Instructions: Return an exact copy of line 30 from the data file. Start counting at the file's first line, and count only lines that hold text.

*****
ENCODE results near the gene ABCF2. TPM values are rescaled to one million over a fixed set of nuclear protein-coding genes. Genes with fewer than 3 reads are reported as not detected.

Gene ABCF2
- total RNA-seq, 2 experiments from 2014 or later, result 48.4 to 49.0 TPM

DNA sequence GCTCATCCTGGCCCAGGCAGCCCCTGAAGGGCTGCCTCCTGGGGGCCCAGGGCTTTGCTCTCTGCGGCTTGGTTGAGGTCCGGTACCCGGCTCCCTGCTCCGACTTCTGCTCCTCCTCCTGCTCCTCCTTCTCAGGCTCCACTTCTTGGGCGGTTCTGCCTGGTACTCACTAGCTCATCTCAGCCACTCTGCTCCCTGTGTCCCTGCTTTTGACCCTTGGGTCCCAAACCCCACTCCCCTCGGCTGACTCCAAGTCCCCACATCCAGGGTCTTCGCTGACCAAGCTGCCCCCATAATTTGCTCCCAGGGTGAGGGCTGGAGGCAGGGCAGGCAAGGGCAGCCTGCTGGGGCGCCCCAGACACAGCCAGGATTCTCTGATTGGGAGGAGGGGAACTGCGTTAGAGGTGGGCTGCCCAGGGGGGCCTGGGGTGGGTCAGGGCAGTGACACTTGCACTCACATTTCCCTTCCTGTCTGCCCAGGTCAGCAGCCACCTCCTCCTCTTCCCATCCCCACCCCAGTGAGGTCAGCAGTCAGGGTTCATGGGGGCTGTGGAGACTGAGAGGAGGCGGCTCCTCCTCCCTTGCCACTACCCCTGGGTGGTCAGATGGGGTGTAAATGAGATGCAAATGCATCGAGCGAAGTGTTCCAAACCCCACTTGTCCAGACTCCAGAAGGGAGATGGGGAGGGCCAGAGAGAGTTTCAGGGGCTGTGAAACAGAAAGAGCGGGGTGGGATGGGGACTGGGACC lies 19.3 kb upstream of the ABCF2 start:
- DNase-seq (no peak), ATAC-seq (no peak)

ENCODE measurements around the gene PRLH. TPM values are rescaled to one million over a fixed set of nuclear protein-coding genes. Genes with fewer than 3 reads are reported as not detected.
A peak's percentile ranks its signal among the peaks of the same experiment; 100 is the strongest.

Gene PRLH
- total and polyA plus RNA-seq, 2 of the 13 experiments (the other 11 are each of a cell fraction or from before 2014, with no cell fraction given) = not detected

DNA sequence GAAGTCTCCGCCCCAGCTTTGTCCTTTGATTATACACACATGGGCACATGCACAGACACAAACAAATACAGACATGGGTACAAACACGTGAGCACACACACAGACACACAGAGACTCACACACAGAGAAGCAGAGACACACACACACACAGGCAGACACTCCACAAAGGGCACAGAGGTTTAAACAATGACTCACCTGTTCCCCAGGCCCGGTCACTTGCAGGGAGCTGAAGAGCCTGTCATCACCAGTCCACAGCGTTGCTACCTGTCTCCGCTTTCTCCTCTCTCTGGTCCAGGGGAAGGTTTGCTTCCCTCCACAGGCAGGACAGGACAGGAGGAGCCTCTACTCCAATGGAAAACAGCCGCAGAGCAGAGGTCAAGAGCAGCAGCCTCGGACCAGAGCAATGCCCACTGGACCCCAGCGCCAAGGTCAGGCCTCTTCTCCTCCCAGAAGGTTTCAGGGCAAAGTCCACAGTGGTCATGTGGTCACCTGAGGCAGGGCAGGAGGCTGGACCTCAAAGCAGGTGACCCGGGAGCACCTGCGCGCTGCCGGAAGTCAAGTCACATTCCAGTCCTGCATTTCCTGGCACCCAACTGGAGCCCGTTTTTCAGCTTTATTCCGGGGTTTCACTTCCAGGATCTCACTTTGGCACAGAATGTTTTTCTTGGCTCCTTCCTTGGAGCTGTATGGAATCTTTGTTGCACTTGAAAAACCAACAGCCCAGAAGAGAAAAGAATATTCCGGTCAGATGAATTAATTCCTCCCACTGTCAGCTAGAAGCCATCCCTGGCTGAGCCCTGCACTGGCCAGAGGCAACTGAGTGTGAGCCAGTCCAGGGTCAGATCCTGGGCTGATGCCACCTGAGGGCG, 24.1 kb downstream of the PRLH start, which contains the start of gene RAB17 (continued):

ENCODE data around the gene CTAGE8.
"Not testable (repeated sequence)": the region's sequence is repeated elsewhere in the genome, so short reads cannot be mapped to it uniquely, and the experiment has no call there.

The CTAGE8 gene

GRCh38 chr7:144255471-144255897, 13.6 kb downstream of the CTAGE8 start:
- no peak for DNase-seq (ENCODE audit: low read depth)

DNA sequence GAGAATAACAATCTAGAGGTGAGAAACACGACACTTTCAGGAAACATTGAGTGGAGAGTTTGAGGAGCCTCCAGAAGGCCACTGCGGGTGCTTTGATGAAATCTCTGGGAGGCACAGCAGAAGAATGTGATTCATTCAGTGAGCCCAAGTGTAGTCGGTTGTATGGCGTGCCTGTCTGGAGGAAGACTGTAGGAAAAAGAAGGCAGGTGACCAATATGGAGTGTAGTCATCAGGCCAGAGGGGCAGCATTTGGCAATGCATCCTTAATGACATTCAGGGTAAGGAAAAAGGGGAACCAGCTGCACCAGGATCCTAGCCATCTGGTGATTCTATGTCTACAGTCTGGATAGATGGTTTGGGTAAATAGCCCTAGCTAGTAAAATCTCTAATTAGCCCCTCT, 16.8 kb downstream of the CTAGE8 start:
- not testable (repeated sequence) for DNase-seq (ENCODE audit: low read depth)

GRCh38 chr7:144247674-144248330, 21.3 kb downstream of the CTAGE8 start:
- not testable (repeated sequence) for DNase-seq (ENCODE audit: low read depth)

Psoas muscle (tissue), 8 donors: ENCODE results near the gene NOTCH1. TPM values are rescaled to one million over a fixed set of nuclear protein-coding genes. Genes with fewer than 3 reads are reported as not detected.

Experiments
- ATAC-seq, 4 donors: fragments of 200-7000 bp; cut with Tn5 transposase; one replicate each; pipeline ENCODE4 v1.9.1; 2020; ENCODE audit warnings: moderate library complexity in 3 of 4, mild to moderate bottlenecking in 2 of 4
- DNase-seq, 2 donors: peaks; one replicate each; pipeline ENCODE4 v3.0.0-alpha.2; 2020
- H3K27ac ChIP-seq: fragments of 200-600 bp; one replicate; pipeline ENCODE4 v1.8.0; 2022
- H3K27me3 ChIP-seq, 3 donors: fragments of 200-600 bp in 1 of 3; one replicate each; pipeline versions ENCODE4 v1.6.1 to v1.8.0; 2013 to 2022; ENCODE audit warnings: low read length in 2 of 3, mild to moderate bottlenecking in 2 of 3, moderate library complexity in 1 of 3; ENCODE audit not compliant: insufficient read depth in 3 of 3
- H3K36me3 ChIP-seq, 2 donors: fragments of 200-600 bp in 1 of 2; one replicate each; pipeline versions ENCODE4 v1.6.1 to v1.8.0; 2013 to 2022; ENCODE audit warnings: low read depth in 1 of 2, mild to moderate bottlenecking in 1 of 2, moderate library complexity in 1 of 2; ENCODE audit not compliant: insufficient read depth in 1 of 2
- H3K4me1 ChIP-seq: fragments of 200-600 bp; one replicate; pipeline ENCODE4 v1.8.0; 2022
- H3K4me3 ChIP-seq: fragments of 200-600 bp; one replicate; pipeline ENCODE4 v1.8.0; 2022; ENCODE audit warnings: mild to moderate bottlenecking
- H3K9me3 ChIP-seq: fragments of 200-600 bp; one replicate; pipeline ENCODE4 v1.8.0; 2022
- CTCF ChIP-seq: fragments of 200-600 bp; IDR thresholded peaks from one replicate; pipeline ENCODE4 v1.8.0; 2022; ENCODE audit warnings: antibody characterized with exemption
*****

- CTCF ChIP-seq: fragments of 200-600 bp; IDR thresholded peaks from one replicate; pipeline ENCODE4 v1.8.0; 2022; ENCODE audit warnings: antibody characterized with exemption